Name of Assigned Judge or Magistrate Judge Amy J. St. Eve Sitting Judge if Other than Assigned Judge
The Court grants in part and denies in part Morningware's motion for leave file a First Amended Complaint . The Court further orders Morningware to file its First Amended Complaint by 11/4/11.
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Before the Court is Morningware's Motion for Leave to File a First Amended Complaint pursuant to Federal Rule of Civil Procedure 15(a)(2). Morningware seeks to amend its Complaint to "update its allegations" and to add a claim for infringement of its registered "MORNINGWARE" trademark. For the following reasons, the Court grants Morningware's motion in part and denies it in part.
On July 20, 2009, Plaintiff Morningware, Inc. ("Morningware"), filed its Complaint against Hearthware Home Products, Inc. ("Hearthware"), alleging that Hearthware had commercially disparaged Morningware's goods, had committed the common-law tort of unfair competition, and had violated the Deceptive Trade Practices Act of Illinois, as well as the unfair competition and product-disparagement provisions of the Lanham Act. (R. 1, Complaint.) Separately, Hearthware brought an action against Morningware alleging that Morningware's use and sale of the Halogen Convection Oven Model H0-1200 infringed Hearthware's U.S. Patent No. 6,201,217 ("the '217 patent"). (IBC-Hearthware, Inc. v. Morningware, Inc., No. 09-CV-4903 (N.D. Ill.) (R. 1).) The Court consolidated both cases on August 26, 2009. (Id.,R. 19.) The parties have requested numerous extensions to the fact discovery deadline, which the Court has granted. (R. 175, R. 190, R. 194, R. 206.) On October 20, 2011, at the parties' joint request, the Court further extended the fact discovery deadline, for the purpose of conducting limited discovery, until December 5, 2011. (R. 237.)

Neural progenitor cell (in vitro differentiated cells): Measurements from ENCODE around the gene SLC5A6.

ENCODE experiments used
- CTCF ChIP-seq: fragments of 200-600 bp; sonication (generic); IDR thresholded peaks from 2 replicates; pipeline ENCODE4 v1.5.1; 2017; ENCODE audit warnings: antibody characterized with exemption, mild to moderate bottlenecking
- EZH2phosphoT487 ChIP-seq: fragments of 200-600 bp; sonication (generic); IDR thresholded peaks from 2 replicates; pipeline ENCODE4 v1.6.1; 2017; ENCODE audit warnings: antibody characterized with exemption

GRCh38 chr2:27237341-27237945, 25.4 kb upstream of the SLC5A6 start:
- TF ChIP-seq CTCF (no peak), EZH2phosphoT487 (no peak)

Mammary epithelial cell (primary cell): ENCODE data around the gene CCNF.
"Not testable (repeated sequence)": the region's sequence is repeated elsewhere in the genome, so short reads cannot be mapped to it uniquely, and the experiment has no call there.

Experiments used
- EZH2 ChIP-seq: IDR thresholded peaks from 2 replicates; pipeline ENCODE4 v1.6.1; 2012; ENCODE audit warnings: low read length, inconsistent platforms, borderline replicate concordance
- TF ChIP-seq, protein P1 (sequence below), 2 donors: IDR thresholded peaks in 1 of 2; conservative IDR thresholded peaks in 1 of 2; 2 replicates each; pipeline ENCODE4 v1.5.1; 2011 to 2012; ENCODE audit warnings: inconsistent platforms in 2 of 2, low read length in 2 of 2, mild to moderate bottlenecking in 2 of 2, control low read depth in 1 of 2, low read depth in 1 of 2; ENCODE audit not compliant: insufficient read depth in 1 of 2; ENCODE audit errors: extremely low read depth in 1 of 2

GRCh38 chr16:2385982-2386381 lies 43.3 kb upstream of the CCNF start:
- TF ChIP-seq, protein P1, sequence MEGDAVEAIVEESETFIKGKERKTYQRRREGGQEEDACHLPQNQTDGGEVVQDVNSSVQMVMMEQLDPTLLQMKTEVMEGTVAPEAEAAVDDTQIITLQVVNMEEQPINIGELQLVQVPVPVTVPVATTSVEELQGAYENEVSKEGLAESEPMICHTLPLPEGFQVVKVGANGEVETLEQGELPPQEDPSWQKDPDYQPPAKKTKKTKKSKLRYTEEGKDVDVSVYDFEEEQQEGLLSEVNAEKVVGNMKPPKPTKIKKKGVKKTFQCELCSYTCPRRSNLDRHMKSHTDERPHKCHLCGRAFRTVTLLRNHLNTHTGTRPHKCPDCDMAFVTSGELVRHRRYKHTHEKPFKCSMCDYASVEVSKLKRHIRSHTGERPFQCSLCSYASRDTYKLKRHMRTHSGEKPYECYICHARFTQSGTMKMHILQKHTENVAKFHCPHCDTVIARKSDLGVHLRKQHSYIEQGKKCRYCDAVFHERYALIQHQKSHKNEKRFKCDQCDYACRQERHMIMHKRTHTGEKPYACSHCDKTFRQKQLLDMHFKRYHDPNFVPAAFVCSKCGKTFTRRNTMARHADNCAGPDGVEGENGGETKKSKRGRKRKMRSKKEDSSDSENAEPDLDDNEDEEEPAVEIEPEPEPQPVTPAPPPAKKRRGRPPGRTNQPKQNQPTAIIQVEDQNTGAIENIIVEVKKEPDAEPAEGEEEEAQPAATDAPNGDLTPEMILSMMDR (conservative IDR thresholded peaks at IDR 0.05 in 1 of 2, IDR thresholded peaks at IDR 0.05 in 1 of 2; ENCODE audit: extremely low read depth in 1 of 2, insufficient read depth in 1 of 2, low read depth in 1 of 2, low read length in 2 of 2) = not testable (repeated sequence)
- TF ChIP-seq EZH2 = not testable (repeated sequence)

Under Federal Rule of Civil Procedure ("Rule") 15(a)(2), a plaintiff may amend its Complaint "only with the opposing party's written consent or the court's leave." Fed.R.Civ.P. 15(a)(2); see also Sides v. City of Champaign, 496 F.3d 820, 825 (7th Cir. 2007) (noting that courts should generally "use their discretion under Rule 15(a) to liberally grant permission to amend pleadings"). "Although leave to amend should be "freely given," that does not mean it must always be given." Hukic v. Aurora Loan Servs., 588 F.3d 420, 432 (7th Cir. 2009); see also Crest Hill Land Dev., LLC v. City of Joliet, 396 F.3d 801, 804 (7th Cir. 2005) (noting that despite the liberal nature of Rule 15(a), "leave to amend is not automatically granted"); Thompson v. Ill. Dep't of Prof'l Regulation, 300 F.3d 750, 759 (7th Cir. 2002). Indeed, district courts "'have broad discretion to deny leave to amend where there is undue delay, bad faith, dilatory motive, repeated failure to cure deficiencies, undue prejudice to the [non-moving party], or where the amendment would be futile.'" Hukic, 588 F.3d at 432 (quoting Arreola v. Godinez, 546 F.3d 788, 796 (7th Cir. 2008)). "Delay on its own is usually not reason enough for a court to deny a motion to amend." Soltys v. Costello, 520 F.3d 737, 743 (7th Cir. 2008). The longer the delay, however, "'the greater the presumption against granting leave to amend.'" Id. (quoting King v. Cooke, 26 F.3d 720, 723 (7th Cir. 1994)). Ultimately, "'[t]he decision to grant or deny a motion to file an amended pleading is a matter purely within the sound discretion of the district court.'" Id. (quoting Brunt v. Serv. Emp. Int'l Union, 284 F.3d 715, 720 (7th Cir. 2002)); see also Larkin v. Galloway, 266 F.3d 718, 721 (7th Cir. 2001).
Hearthware does not oppose Morningware's motion to the extent it seeks permission from the Court to update the allegations in its Complaint. Therefore, the Court ...